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News Releases : OPPD’s preliminary 2023 budget contains no general rate increase, but proposes small fuel and purchased power factor increase to keep up with rising costs
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During this week’s committee meetings for the Omaha Public Power District Board of Directors, utility leaders presented their preliminary $1.9 billion Corporate Operating Plan (COP) for 2023. The plan would hold general rates steady; however, it does include a modest fuel and purchased power factor increase to keep up with the rising costs of fuel and purchased power.

Fuel & Purchased Power Adjustment (FPPA)

The Fuel and Purchased Power Adjustment (FPPA), is a commonly used mechanism in the industry to help manage costs outside of a utility’s control, such as fluctuating coal and natural gas prices, and power purchased on the energy market. It appears as a line-item on customer bills. OPPD’s FPPA has not changed for five years. However, OPPD and utilities across the nation are seeing rising costs for fuel, particularly natural gas, and purchased power.

“Increased fuel and purchased power costs are expected to continue to increase into 2023, prompting the need to utilize the FPPA mechanism,” said Jeff Bishop, vice president of the Financial Services Business Unit. “We’re using it to help offset those higher costs, with the goal of continuing to keep power affordable for our customers.”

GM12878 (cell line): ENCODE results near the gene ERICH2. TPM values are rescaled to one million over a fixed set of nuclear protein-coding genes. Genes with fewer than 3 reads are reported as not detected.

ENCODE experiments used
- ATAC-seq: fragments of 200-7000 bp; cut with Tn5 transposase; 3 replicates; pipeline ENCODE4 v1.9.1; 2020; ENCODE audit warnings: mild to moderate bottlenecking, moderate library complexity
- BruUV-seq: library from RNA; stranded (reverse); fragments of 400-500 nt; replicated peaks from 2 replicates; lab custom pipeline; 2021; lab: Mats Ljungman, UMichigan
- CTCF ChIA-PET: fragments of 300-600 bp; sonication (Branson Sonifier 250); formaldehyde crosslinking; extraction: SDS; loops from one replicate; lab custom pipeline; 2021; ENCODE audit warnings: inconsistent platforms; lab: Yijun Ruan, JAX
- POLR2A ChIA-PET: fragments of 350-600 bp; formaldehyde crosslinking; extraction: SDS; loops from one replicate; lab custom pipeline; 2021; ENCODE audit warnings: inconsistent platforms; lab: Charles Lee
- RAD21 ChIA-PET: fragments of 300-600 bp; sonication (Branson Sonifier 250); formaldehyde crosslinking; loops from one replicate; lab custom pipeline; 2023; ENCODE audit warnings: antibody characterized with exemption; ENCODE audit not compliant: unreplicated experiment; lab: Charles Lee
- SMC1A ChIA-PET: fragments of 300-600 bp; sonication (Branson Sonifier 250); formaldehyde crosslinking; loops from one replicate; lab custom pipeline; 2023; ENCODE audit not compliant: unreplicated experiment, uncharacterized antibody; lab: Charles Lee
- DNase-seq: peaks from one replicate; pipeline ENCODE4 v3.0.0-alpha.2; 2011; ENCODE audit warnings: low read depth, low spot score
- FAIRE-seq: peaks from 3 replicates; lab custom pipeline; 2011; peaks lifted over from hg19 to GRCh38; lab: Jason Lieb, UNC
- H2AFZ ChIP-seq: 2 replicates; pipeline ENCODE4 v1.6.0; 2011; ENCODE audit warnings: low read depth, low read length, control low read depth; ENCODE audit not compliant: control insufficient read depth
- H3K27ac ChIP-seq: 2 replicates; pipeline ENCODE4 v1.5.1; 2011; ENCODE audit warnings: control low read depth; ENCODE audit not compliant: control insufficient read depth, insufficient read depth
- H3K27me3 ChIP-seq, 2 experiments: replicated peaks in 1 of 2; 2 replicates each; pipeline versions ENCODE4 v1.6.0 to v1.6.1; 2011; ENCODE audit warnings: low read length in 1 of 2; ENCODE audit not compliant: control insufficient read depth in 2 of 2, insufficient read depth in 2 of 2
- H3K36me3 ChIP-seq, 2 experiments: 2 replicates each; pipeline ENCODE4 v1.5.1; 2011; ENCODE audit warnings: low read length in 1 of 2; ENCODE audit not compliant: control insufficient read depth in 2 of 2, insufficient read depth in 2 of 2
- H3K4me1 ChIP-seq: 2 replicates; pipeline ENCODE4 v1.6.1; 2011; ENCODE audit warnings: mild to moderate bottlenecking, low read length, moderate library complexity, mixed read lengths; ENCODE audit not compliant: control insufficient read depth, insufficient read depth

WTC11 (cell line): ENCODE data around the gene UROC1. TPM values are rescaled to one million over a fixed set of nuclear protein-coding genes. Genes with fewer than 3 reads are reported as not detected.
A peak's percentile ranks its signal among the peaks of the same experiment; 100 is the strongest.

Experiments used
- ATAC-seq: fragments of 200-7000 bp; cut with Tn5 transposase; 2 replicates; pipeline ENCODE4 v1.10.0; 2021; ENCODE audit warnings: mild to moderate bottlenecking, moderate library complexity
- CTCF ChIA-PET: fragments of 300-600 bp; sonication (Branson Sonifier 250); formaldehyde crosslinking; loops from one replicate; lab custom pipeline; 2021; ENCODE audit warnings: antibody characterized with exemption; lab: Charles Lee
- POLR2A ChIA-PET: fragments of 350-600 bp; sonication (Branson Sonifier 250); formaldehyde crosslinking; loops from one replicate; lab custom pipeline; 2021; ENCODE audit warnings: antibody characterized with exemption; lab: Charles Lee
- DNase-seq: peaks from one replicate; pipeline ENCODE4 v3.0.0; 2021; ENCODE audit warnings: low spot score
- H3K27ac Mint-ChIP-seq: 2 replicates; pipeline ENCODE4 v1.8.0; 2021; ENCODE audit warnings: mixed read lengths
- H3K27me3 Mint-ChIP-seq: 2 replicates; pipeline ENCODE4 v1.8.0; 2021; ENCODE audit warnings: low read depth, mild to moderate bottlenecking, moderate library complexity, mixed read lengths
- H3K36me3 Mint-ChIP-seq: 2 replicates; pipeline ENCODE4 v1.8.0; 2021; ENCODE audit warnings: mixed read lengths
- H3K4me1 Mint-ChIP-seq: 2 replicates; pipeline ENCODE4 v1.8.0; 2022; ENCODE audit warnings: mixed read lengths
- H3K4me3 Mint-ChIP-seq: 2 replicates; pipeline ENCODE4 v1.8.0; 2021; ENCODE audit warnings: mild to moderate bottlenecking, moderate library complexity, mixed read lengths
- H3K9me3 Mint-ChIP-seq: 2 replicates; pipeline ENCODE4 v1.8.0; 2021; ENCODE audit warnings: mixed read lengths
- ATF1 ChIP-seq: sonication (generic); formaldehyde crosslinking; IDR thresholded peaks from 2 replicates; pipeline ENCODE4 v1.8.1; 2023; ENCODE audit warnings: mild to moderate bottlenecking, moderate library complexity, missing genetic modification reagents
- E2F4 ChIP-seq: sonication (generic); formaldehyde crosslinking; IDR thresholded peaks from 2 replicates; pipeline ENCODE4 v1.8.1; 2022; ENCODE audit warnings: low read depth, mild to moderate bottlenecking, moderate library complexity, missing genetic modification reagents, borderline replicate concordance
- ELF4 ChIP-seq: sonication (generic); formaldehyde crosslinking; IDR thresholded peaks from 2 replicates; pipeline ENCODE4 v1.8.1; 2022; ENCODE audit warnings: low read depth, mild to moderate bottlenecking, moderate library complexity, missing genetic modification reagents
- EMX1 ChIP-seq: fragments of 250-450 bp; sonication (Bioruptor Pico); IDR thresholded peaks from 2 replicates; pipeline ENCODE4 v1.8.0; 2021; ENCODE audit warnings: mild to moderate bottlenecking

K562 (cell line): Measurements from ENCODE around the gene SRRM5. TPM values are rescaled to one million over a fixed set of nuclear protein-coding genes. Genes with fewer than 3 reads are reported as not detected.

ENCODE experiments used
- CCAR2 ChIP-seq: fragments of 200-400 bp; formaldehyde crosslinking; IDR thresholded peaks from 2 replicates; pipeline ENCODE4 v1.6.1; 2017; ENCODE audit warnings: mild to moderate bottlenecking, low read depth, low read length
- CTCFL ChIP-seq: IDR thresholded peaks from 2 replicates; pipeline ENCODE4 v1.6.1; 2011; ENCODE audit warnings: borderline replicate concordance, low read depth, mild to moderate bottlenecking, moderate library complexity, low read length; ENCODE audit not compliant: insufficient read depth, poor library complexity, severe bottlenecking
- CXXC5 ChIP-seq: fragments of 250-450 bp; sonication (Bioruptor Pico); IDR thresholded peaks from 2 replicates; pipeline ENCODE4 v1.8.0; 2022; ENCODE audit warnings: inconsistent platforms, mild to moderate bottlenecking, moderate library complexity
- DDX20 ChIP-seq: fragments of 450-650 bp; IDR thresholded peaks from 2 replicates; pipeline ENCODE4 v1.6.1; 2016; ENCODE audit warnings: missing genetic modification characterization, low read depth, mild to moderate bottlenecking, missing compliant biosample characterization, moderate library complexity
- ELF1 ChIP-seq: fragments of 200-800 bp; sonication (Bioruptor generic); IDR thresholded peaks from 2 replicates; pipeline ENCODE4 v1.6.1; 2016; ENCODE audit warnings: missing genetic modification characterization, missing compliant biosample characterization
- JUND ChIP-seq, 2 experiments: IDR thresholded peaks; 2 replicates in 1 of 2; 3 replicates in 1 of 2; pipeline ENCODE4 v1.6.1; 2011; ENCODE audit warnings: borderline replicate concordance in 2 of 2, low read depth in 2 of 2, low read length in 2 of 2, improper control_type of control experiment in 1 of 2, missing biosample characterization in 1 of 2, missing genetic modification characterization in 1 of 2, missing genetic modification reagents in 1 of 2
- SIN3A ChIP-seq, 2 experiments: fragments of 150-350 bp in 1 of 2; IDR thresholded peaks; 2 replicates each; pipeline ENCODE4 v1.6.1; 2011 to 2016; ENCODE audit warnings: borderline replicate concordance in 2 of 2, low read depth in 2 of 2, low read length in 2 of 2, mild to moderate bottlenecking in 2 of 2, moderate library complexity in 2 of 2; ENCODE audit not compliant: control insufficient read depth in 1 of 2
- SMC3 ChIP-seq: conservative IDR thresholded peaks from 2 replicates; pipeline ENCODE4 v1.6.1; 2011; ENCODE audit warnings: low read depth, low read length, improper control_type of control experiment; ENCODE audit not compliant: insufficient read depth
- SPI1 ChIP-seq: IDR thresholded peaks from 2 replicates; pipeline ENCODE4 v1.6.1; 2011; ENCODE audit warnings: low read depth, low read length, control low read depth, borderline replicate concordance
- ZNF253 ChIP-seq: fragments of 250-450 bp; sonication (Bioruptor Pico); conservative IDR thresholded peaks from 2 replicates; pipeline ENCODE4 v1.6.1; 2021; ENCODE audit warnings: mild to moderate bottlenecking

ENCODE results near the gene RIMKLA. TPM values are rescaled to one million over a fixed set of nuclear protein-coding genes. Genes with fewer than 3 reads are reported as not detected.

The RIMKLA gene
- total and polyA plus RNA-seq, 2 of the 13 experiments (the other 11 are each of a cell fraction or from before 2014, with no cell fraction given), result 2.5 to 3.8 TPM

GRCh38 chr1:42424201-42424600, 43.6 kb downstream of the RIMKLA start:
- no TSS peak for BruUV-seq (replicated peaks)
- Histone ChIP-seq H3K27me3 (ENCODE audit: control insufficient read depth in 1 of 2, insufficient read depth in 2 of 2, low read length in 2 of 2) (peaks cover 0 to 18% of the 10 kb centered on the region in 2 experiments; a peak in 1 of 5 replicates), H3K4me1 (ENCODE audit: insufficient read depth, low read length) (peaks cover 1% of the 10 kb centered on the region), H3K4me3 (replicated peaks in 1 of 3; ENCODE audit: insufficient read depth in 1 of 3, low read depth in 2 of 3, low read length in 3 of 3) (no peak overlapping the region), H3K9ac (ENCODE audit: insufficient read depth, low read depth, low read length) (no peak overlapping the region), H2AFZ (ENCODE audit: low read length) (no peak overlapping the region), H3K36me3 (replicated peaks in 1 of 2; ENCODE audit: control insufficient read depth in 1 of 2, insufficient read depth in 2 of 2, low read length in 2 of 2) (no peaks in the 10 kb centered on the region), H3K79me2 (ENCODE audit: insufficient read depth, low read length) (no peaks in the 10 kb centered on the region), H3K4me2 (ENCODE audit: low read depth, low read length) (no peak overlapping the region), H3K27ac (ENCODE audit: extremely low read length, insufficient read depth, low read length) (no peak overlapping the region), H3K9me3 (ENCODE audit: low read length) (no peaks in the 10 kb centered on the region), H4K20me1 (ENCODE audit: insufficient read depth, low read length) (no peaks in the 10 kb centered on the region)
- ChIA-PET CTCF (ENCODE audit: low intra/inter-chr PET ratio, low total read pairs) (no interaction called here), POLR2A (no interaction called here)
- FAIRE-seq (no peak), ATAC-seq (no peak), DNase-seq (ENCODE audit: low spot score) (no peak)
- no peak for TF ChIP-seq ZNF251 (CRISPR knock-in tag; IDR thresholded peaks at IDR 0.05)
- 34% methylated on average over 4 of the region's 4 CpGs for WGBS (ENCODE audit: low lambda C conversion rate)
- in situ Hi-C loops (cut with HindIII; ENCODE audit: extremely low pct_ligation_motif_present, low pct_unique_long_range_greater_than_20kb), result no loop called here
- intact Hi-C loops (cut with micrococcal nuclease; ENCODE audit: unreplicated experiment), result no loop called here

Bishop said the FPPA would rise by varying amounts across customer classes, averaging 2.9%. For residential customers, the FPPA would increase by 2.5%. The exact amount by which customers may see their bills increase would vary based on energy usage. For the average OPPD residential customer, whose bill is currently $110.62 per month, the current FPPA $1.73 would increase to $4.47, effective Jan. 1.

Because the FPPA is calculated based on energy consumption, customers can take steps to control the impact of the increase by reducing energy usage. OPPD has energy efficiency strategies and tools to help, including how-to videos, at In addition, OPPD continues to offer a variety of bill payment assistance programs and community resources for those who may be struggling. To learn more by talking with a customer service representative, call 402-536-4131.

The energy sector has seen year-over-year inflation of 17.6% as of October, according to the U.S. Bureau of Labor Statistics. Despite an average inflation rate in the United States that currently stands at 8%, the utility is not proposing any changes to the general rate in 2023, which OPPD officials attributed to careful fiscal management. Other utilities have raised both their general rates and adopted larger increases to their FPPA charges.

For a more in-depth look at the proposed FPPA increase factors and impacts or to ask questions, customers may visit The deadline for FPPA-related questions is Dec. 11.